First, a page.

Nashville based Safari Room have decided in these complex times to drop their debut album, it’s always going to be a risk to release a album during these times but ‘Look Me Up When You Get There’ is an album which details loss, anxiety, and the ebb and flow of relationships while finding oneself along the way. So in a funny way this inception into oneself may be the ideal time for a band to present their first body of work to the world. Safari Room hopes this album will be an aid for processing grief and loneliness, as so often music can be.
‘One Day Here’ opens the album in a gentle hazy day dream , the pleasant construct of the track allows itself to follow in an elegant manner which provides a backdrop for the vocals to massage your senses.
Then, I can’t tell you how much I’ve enjoyed listening to ‘Young Water’. It has fantastic rhythm and catchy verses, the tempo has a hidden energy pouring out from its veins without being too forceful.
‘131’ takes a more serious and meaningful glance into your musical soul with a heavier drum beat than the opening tracks which gives it a more prominent presence, like the next track ‘Plans’ both tracks our a opening of the bands hearts with lyrics which detail a story of despair and a searching of hope within the bleak night.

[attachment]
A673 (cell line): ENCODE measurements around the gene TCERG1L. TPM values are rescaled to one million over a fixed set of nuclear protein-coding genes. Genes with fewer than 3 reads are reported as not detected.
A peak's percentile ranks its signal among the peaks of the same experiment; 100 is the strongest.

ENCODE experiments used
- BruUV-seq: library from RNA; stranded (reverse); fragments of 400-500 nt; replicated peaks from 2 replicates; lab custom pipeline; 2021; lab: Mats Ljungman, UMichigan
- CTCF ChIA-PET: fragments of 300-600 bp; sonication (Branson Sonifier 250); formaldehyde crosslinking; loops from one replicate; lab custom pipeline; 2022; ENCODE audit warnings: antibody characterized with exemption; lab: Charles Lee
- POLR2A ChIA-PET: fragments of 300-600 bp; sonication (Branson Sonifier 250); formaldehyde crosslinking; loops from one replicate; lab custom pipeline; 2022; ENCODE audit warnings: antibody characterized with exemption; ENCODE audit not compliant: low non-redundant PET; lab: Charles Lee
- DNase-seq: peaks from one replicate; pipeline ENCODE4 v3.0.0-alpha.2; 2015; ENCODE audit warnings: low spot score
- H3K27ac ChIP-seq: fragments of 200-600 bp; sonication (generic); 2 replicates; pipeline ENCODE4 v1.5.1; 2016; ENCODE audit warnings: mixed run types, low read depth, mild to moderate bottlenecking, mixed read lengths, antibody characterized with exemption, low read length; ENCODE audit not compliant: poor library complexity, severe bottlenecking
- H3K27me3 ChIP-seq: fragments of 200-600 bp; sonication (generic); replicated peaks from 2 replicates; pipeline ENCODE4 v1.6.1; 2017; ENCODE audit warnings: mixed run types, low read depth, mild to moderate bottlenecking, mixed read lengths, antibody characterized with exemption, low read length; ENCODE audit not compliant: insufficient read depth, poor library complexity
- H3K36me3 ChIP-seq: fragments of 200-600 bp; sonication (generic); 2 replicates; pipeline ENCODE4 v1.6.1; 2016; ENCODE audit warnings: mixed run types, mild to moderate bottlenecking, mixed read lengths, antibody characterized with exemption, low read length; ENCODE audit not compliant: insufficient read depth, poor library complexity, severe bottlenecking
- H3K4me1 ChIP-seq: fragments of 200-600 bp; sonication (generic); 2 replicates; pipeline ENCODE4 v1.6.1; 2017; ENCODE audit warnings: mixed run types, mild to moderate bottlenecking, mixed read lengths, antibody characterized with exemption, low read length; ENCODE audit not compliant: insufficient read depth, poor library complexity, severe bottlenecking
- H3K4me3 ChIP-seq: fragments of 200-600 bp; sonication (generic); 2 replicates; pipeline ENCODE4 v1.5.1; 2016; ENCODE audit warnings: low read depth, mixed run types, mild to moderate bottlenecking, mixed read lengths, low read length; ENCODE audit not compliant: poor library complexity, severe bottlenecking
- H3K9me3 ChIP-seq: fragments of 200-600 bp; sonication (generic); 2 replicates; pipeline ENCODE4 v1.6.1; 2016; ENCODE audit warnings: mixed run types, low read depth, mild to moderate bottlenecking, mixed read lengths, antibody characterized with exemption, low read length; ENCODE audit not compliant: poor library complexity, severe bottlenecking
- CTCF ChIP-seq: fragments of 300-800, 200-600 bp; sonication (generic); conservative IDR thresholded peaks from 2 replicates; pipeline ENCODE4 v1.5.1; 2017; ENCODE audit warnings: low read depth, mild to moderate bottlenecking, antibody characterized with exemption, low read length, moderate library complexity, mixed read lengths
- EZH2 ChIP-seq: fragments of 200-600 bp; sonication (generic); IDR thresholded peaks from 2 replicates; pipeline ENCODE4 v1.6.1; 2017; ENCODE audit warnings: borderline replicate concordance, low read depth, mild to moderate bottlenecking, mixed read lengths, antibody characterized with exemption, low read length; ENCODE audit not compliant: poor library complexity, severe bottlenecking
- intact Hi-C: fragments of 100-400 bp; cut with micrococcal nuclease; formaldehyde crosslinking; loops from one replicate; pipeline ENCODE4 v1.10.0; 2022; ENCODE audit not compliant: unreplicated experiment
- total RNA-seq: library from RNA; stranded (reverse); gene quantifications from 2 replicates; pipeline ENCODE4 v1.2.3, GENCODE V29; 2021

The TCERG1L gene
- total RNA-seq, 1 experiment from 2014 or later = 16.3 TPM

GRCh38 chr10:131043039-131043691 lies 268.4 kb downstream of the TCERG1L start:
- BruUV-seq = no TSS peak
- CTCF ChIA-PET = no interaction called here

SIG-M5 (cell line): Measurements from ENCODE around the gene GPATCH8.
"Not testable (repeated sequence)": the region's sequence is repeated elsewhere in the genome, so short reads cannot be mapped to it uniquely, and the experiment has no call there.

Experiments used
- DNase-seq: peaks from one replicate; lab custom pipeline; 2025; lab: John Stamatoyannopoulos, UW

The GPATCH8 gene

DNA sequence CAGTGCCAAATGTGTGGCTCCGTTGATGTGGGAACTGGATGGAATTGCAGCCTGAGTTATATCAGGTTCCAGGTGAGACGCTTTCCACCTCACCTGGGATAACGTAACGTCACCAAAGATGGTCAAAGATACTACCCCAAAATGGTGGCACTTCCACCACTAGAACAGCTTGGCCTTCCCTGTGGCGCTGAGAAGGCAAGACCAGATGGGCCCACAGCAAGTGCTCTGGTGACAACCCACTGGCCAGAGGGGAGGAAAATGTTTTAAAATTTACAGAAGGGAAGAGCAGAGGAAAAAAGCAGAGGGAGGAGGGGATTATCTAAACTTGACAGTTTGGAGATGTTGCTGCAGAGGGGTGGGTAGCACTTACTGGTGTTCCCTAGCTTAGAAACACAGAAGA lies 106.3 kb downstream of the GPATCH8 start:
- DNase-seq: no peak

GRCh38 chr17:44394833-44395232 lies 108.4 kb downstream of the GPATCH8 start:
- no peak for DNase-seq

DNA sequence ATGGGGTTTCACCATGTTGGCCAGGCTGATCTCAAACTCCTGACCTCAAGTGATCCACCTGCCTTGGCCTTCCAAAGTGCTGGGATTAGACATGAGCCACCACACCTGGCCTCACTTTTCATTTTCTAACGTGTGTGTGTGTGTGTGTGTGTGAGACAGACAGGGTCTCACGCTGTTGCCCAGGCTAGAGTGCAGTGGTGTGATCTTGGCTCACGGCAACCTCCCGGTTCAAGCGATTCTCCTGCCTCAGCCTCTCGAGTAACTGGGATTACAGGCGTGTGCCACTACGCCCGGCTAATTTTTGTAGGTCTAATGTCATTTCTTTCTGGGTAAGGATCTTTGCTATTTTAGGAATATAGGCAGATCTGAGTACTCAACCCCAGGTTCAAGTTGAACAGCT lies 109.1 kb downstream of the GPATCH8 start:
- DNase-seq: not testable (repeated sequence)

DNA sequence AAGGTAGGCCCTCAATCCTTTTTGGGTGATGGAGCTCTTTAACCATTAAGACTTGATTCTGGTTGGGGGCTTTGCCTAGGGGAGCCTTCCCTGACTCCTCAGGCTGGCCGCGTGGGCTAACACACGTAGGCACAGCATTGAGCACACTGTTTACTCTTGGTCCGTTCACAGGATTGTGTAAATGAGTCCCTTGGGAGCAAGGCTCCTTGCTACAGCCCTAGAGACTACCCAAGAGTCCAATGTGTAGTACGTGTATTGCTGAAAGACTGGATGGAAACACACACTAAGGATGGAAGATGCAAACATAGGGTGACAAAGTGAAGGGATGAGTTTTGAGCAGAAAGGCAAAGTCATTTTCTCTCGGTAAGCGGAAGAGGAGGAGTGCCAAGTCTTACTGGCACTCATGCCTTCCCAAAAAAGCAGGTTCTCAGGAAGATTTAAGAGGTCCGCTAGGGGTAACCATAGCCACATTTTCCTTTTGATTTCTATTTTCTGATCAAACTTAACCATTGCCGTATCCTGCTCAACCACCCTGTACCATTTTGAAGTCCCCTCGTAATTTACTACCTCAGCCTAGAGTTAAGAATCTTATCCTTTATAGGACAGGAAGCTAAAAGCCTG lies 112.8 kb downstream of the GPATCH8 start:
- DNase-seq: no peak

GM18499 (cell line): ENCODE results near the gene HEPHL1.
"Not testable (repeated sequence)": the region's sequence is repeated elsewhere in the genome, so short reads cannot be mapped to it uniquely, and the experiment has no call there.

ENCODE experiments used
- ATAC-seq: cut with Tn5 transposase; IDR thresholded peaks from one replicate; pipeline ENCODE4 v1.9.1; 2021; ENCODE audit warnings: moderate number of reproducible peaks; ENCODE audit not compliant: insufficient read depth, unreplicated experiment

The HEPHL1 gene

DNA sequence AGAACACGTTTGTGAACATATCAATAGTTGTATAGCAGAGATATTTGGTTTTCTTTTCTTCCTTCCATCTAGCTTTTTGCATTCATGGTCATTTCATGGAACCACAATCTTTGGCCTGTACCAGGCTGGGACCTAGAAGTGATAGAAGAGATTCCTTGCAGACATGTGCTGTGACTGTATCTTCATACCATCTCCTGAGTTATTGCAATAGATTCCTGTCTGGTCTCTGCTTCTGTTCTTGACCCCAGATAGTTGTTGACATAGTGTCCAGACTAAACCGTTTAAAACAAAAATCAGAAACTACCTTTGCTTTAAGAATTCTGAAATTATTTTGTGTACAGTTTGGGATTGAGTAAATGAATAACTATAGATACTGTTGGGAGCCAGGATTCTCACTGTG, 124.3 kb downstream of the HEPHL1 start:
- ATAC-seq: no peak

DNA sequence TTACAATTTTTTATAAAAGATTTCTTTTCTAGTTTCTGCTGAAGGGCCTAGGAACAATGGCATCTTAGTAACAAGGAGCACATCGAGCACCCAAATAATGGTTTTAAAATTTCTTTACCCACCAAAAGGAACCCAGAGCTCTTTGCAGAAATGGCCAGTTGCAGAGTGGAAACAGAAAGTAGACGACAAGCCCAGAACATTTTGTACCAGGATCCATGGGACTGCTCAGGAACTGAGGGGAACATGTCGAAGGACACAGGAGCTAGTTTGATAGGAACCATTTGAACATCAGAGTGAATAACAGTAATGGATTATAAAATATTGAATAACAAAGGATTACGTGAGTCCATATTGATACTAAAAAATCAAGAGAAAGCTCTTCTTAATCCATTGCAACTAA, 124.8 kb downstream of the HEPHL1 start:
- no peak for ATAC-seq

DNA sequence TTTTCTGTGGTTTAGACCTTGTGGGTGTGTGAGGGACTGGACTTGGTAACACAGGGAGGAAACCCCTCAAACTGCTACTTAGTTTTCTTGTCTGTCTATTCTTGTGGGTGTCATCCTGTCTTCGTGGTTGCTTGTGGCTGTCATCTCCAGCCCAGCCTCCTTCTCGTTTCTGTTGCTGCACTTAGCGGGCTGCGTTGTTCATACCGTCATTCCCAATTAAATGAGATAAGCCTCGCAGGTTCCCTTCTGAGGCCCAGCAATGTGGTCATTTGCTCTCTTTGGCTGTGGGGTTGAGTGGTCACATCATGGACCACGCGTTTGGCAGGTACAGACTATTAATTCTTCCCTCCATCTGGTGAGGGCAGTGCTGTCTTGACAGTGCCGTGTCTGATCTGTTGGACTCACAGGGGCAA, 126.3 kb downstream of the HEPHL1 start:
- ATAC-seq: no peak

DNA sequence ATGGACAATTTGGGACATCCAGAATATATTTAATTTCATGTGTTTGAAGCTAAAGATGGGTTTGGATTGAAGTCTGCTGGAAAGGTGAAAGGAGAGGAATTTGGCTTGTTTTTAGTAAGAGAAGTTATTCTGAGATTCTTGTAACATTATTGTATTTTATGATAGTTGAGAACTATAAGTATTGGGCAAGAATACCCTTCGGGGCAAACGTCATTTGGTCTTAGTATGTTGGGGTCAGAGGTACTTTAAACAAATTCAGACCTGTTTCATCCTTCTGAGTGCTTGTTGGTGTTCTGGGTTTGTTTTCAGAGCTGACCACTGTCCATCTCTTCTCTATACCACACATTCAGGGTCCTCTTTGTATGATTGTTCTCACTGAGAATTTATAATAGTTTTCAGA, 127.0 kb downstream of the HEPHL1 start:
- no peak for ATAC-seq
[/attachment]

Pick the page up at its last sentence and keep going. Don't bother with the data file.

I hate to say this as the album is a wonderful listen but the song ‘Right/Fair’ just didn't seem to have the same power and presence as the rest of the songs. But this is quickly washed away with the next song ‘Over and again’ as Safari Room pull themselves back up and find their identity.
The two closing tracks on this album are so different in so many ways, but in equal measures they seem to compliment each other and provide the listener with the opportunity to take a step back and realise the ability of Safari Room to adapt and mould their music in different directions, ‘Is this forever?’ Takes the title of the stand out track on the album with some interesting guitar riffs thrown in to make the track have an edge and then ‘Truth’ is very much the fitting ending to such a journeyful album to an enlightened state.
Some have already stated that Safari Room are building a new brand of indie rock that can be further described as "art rock /chamber pop", so does their debut album live up to this claim or it this statement a overreach, we feel that Safari Room do live up to this claim but has still lots of room to develop!
Written by Kess Anthony